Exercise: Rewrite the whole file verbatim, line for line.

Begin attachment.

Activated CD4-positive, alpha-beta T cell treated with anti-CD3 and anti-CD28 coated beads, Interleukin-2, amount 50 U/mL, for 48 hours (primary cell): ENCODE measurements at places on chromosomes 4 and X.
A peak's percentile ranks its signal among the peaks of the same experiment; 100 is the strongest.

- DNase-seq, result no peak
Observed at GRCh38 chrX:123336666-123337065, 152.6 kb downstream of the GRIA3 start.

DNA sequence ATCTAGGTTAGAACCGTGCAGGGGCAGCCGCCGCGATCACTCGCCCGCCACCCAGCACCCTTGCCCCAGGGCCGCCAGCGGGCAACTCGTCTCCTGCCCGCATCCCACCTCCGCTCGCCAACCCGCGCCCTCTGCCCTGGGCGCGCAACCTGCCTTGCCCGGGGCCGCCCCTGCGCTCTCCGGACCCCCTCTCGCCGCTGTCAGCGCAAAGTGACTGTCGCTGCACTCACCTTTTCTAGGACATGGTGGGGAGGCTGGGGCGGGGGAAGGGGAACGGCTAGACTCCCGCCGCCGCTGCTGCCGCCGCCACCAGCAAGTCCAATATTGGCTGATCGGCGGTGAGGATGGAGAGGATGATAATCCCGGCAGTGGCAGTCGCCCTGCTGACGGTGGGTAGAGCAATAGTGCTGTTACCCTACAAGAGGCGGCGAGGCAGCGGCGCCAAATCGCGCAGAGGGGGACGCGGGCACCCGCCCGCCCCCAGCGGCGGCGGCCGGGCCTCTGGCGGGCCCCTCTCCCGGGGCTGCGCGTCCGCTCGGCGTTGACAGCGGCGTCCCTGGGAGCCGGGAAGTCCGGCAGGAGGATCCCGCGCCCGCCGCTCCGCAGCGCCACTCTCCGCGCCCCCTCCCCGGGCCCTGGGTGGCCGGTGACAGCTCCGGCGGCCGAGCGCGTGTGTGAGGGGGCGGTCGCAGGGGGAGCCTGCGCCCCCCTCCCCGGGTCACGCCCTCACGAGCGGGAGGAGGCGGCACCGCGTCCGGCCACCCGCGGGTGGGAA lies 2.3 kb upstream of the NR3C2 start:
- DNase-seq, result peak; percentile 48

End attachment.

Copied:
Activated CD4-positive, alpha-beta T cell treated with anti-CD3 and anti-CD28 coated beads, Interleukin-2, amount 50 U/mL, for 48 hours (primary cell): ENCODE measurements at places on chromosomes 4 and X.
A peak's percentile ranks its signal among the peaks of the same experiment; 100 is the strongest.

- DNase-seq, result no peak
Observed at GRCh38 chrX:123336666-123337065, 152.6 kb downstream of the GRIA3 start.

DNA sequence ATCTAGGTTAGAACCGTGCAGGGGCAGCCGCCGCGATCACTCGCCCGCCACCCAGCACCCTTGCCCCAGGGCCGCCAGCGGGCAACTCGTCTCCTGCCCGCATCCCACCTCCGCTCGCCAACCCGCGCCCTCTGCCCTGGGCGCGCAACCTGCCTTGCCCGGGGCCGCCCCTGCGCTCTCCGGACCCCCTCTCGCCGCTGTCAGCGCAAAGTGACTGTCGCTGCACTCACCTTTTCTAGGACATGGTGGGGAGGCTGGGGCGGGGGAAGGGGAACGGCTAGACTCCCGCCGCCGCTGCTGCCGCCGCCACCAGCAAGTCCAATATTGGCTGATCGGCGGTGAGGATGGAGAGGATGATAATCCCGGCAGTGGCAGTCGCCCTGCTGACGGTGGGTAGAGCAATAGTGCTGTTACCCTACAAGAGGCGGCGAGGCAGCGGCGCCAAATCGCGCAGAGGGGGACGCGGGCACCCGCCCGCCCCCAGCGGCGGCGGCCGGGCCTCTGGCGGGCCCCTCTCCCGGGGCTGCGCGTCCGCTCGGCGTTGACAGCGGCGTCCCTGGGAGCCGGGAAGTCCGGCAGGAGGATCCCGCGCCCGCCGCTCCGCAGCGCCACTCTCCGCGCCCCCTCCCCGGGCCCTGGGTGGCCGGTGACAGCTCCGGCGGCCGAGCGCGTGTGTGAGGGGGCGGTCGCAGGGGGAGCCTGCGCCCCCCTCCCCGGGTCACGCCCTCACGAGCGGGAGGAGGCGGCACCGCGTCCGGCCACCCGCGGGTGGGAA lies 2.3 kb upstream of the NR3C2 start:
- DNase-seq, result peak; percentile 48